In my experience the key to a successful commercial tenancy is as much focused on people as property. In fact, I tend to bore everyone to death by always insisting that the relationship between a Landlord and Tenant could be viewed as a (sort-of, not quite, but kind of) marriage… because, let’s face it, a 10yr x 10yr Lease is certainly no first date #NoLeasedAtFirstSight.
And, let’s be honest here as individuals, if you weren’t willing to sign up to be a contestant on Married At First Sight #MAFS, you shouldn’t be so quick to go signing up your company to do the same.
Continuing the analogy, you can see that the leasing commercial arrangement plays out just like a courtship. Perhaps you’re trying to enchant the Landlord into the possibilities your business has to offer them, or they may be trying to seduce you into a space with promises of elaborate fit-outs and inflated incentives. Like dating, this is the most magical, beautiful time in your on-going relationship… because everyone is on their best behaviour and full of generosity.
But therein lies the rub, and the single pressing reason why people don’t usually marry (successfully) someone they have met just once. Let’s face it, you only really know someone intimately when you’ve seen them trying to urgently send that work e-mail with slow internet (to Becky in accounts who needs an immediate attitude check #TheresAlwaysABecky), or when they are stuck on Punt Road in Friday night traffic. You only really, truly know someone when you’ve seen them tested, and failing hard, at their worst.
Think of your Landlord/Tenant relationship as the same. Sure, it’s great now whilst you are in this honeymoon stage, but there will be a moment in the future when you sit across the table from them and wonder how you could have ever ended up with someone so stupid, greedy and quite frankly insufferable.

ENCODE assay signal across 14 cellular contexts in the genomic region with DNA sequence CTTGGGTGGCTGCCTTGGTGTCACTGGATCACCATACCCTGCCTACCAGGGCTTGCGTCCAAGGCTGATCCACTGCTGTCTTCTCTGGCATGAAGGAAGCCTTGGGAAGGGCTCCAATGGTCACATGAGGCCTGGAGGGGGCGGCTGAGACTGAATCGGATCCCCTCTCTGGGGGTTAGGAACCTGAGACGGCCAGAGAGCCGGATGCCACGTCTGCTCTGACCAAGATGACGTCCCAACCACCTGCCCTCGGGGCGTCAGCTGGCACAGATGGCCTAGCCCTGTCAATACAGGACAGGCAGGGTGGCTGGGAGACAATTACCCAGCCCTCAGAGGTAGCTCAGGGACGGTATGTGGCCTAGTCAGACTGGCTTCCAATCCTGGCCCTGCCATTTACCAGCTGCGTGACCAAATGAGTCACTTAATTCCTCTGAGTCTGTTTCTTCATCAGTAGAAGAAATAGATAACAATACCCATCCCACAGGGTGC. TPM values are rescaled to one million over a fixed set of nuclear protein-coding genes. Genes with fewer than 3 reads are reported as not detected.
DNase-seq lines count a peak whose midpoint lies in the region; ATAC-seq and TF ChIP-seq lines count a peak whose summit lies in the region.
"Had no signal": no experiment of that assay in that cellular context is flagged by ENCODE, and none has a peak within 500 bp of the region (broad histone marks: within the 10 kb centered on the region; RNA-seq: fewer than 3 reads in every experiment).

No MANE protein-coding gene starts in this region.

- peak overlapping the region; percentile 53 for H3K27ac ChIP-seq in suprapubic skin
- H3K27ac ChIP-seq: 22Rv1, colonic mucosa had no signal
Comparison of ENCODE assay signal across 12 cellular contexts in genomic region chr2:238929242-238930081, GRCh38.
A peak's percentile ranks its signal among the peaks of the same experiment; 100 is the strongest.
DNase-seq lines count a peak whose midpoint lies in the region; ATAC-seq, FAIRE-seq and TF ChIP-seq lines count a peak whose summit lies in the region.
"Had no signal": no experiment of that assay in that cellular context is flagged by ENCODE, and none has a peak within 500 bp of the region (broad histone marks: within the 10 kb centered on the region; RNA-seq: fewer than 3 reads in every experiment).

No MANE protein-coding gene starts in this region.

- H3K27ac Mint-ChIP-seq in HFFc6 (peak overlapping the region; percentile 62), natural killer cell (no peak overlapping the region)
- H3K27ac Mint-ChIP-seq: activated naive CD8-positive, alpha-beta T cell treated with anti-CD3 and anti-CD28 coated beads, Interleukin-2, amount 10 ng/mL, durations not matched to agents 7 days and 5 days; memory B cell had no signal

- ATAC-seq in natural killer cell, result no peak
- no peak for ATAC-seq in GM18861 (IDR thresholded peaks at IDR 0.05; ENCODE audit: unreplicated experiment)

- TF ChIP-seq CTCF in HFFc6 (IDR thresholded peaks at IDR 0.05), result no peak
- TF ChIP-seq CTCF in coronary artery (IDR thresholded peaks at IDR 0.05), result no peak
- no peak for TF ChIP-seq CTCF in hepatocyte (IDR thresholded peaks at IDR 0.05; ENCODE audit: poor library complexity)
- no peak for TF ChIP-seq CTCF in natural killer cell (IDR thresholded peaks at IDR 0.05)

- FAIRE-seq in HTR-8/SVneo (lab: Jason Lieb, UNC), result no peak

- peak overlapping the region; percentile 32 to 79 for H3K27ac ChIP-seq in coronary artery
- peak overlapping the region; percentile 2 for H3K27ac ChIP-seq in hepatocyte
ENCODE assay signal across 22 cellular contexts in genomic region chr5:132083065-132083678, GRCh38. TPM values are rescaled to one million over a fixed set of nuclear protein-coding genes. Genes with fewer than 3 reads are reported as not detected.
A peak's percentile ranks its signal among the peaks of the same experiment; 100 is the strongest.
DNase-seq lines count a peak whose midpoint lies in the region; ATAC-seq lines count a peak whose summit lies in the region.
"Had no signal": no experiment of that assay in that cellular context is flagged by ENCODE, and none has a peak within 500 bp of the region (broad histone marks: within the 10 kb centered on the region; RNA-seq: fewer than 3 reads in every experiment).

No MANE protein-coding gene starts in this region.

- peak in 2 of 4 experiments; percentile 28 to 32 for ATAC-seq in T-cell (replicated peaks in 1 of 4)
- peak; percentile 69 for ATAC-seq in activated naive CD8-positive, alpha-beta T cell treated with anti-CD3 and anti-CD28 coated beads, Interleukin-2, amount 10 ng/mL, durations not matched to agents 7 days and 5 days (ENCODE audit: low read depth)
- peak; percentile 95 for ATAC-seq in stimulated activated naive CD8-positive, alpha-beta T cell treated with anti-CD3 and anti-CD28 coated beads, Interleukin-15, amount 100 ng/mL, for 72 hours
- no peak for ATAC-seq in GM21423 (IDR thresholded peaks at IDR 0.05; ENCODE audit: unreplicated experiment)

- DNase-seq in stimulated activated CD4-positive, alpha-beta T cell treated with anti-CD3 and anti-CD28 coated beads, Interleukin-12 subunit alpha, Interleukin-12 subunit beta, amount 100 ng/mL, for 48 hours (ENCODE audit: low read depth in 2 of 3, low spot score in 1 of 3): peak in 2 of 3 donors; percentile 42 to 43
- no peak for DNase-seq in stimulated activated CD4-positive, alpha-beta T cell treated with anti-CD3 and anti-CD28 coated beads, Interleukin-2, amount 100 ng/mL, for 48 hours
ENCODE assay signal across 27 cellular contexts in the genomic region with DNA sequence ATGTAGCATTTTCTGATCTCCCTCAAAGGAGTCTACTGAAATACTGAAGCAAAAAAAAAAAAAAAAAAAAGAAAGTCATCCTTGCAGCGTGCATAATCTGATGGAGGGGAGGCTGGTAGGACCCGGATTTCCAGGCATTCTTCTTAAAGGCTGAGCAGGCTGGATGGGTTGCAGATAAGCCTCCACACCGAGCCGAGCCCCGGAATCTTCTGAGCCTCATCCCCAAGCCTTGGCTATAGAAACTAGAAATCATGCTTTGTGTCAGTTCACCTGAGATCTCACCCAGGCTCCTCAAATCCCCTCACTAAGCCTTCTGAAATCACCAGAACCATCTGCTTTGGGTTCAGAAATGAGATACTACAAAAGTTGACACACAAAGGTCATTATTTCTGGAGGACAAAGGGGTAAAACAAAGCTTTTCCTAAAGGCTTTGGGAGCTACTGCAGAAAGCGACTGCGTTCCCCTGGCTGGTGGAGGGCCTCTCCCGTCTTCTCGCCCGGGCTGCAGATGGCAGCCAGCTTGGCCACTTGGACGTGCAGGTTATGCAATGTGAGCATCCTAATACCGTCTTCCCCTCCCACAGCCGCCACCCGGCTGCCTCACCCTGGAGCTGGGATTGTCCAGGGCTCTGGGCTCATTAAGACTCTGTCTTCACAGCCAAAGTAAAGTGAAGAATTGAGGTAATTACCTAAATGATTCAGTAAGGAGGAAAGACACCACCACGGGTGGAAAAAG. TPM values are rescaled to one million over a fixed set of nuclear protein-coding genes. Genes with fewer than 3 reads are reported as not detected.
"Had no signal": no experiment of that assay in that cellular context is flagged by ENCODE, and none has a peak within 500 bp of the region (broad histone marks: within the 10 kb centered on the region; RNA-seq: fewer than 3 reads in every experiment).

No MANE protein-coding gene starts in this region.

So, my advice to you from my own battle weary experience is to ask yourself a single question, “How well will I disagree with this person?” Will it be constructively? Do we share common morals, values and goals? Do they seem quick tempered? Spiteful? Or do they tend to hide behind a wall of lawyers?
In the long run there will be many disputes for things sometimes outside of your control, sometimes even outside of theirs. Maybe noisy, but necessary, roof repairs that impacts on your Tuesday client meeting. Maybe you both have very different ideas around what a market rent increase should look like. The question isn’t whether you will disagree – that is a given! ALL couples argue! The question is how effectively you can argue (and consequently resolve conflict) together. And, like in all relationships the longer you know each other – the higher the stakes will become. Trust me – when it comes to property, memories are long. #RealLong #RealEstateLyfe
Keep in mind that just because you go into uncomfortable conversations constructively that doesn’t also mean that the Landlord will let you have your own way every time – nope, not even if you are right. This is a commercial relationship after all and not a fairy tale. Sometimes you are going to think the Landlord is behaving like a jerk (which is subtly different to thinking they are a jerk). But here is the kicker – sometimes they are thinking the same thing about you. AND sometimes you are going to be wrong, and sometimes they will be wrong. Occasionally, you’ll both be wrong. From my experience, It’s actually harder when you are both right.
So then I hear you ask, what is the key to a good commercial marriage?
Wine. And lots of it.
No, my serious advice to you comes in two parts;
1 . Go into this partnership with breadth of vision. You’re both here for the long term, and so sometimes you will need to let them have their way, get what they want or outright win. For the sake of the relationship, and for the greater good. When that day comes, remember that for whatever reason, at that moment in time, they need it more than you do. Maybe their teenager is on drugs, or their marriage is failing or they are standing on the brink of financial and emotional ruin. You don’t know. And there will come times when you behave unreasonably, and you need it more than they do because you just had to make your best employee of eight years redundant, and your mother just went into high level care. We will never know everything happening in each other’s lives (and you don’t need to) but our personal lives always impact us professionally somehow.